I wouldn’t want to call this feature creep, because I have been wanting to enable data smoothing in the web app from the beginning. I was even using it in Excel, before I made it into a web app. Data smoothing is helpful because it removes noise, making the picture more clear, making it easier to see climate trends. I really like the effect that it has on contour maps, making them more continuous, so that you can see shapes in the picture. As with many other data visualization tools, noise reduction can be used improperly in order to mislead people. Don’t do it!

My noise reduction method is as simple as it gets, which is to take the average of each value and its preceding and following neighbors. At first, I only had data smoothing along the x-axis, and I felt trepidation about doing it in two dimensions. That would require more complex coding. Then I remembered that I already had a JavaScript function for transposing a chart, meaning that the x and y axes are flipped. I could just do the horizontal noise reduction, flip the axes, do another horizontal noise reduction on what used to be the data columns, and then flip the axes back the way they were again. What a relief! I would like to improve the data smoothing function so that there is more control over how aggressively it is applied, but I am happy to have something working to begin with.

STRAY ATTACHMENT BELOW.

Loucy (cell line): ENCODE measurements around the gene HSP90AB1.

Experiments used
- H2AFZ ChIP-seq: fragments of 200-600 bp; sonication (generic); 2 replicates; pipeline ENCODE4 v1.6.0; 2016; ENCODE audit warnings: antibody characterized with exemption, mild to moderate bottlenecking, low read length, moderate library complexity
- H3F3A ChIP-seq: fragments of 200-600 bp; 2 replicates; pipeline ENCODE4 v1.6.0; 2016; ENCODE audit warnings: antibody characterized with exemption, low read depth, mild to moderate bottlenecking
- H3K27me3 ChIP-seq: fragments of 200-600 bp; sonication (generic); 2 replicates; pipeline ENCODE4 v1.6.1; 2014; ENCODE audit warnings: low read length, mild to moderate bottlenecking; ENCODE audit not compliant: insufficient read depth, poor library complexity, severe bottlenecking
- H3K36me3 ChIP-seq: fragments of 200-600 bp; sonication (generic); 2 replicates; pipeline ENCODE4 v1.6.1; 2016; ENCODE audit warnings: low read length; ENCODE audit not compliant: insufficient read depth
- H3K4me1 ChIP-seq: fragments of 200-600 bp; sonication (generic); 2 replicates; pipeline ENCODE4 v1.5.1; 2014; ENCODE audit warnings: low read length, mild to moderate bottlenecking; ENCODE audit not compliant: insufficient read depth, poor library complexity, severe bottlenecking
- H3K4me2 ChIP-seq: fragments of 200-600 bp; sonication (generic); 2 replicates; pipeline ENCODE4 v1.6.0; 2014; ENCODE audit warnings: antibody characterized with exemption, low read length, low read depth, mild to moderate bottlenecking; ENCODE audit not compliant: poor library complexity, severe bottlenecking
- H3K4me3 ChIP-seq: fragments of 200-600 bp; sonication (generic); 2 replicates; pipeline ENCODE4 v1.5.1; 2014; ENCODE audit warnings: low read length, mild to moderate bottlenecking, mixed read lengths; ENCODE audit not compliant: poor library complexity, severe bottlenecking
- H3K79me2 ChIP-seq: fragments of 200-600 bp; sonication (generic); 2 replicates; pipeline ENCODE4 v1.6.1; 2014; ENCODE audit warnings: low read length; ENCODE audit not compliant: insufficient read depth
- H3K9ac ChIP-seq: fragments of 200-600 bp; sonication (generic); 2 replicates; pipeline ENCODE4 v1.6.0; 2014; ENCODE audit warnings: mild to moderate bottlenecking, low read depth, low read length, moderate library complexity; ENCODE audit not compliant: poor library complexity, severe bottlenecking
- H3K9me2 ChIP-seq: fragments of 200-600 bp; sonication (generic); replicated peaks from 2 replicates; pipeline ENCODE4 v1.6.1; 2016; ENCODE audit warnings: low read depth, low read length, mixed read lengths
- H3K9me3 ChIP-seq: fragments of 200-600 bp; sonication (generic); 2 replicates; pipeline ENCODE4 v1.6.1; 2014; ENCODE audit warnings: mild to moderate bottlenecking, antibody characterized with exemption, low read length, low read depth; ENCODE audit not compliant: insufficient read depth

Here is an example using temperature maximums from the Guadeloupe islands in the Carribean. With a little bit of noise reduction applied, the shapes in the image are much more apparent. Head on over to the app to view the interactive version of this chart.

Guadeloupe temp max without data smooting
Before noise reduction
Guadeloupe max temps with data smoothing
After noise reduction